“I’m tired of saying that I’ll figure it out / I’m so hurt / And suck of every word that’s coming out of my mouth / I’m gonna set my bed on fire / I’m gonna tie myself down / And somehow I’ll survive”

While Staring At The Sun’s lyrics reveal similar feelings of hope and yearning for change (“I wanna do better / Than feeling this way forever / And pull myself together if I can”), the sound once again shifts with its layering of distorted harmonies between guitar and bass. This creates a mix of sounds on the third track that seem to be more of an accompaniment to the melody of the vocals instead of the guiding force they were previously. The instrumental distortion carries into Just Like You as Fagan sings of the personal effects of a toxic relationship:'

“Barefeet, on carpet / Leavin’ slivers in my skin / I’m trying my hardest / To end what you started / But no, I can’t let go of it / You’re reminding me of all the little things / I hate about myself”

Another drastic change in Park National’s sound comes through immediately following, with the start of Not Much Use. The tempo slows, and rather than using a traditional percussive mix as the driving beat of the song, Park National instead introduces the band’s familiar guitar harmonies with a maraca. The maraca fades in prominence behind Fagan’s yearning vocals, and is eventually replaced by a hard instrumental mix that is more reminiscent of the sound Park National achieved in its first album.'

​Finally, I’m Here And This Is Real ends with the most popular track of the EP, Dirty Shoes. Similarly to the first track, Dirty Shoes chooses to trade in its signature, loud, emo-indie rock-feel for a more acoustic instrumentation that instead places the focus on melodic vocals and an empowering backing track. Fagan’s love for technicality comes through in this song, with little guitar riffs making a flowering appearance around his lyrics. This final track feels like letting go, with the lyrics telling a story of change, memories, and moving forward:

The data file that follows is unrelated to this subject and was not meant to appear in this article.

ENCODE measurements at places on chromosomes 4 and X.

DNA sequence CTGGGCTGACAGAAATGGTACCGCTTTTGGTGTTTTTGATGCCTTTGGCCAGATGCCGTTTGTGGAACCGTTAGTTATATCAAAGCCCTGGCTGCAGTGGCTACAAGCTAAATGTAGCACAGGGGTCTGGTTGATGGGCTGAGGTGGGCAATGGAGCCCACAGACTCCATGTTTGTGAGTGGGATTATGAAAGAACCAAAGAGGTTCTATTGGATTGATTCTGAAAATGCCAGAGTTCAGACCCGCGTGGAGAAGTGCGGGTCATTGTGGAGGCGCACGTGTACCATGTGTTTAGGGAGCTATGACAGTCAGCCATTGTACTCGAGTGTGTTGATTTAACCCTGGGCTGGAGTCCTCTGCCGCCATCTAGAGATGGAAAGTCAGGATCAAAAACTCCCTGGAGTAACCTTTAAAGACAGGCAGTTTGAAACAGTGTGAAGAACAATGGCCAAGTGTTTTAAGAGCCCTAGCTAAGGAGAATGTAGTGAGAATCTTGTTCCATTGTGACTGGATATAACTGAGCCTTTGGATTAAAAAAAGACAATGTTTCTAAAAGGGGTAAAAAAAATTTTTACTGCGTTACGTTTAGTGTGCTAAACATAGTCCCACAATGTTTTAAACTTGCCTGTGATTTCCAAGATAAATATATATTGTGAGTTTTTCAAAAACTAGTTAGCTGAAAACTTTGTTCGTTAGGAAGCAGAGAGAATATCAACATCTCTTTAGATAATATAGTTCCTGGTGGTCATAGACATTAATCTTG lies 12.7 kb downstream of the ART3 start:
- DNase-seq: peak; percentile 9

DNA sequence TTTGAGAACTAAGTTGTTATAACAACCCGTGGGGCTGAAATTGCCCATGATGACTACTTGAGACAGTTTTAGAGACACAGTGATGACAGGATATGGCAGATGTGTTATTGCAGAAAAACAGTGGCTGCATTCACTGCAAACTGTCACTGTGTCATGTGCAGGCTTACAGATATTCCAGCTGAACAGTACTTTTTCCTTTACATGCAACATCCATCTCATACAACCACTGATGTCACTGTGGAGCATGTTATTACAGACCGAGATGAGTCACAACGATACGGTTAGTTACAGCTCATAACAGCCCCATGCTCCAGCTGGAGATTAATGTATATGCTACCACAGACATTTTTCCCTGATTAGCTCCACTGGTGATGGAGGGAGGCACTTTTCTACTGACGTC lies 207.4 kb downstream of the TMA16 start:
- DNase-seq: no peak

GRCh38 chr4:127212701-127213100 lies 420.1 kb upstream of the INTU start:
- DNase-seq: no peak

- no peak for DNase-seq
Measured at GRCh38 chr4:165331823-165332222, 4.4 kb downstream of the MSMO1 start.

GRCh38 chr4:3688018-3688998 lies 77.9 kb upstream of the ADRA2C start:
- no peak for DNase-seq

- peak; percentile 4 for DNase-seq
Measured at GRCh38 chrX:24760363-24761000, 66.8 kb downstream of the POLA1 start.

“The path I’ve walked has worn my feet away / They’re burdened with the weight of getting older / We’re getting older / So cut me loose / And trade me in for your dirty shoes / And if the scars in your memory will change how you see me / I’ll try to forget you too”

All of the experimental choices that Fagan noted in my conversation with him are evident in the obvious stylistic differences between each song on the EP. It’s equally important to note, though, why this album came out when it did. As Park National’s re-introduction to the music scene, I’m Here And This Is Real represents Fagan’s choice to move forward with his music regardless of outside expectations:

“I really see this whole EP as some sort of reminder to myself that I am still me, and I can still focus on what I’m doing, and just make music without thinking about how it’s gonna be received. It’s like my personal ‘note to self.’”

Ultimately, even with a sound that is less cohesive than I originally expected, Park National’s I’m Here And This Is Real sets the stage for a strong new era of music in the coming year. Whether Fagan chooses to hone the technicality of his instrumentation or focus instead on developing a signature style for the band, this record seems to me to be a breath of life for Park National, bringing with it a feeling of passion and exploration that the band will benefit from in the future.

Listen to I’m Here And This Is Real on Spotify, Apple Music, and Bandcamp, and find Park National on Twitter (@parknational_). Read my full interview with Liam Fagan below.

about the author

Ellery Clark

Tucson, AZ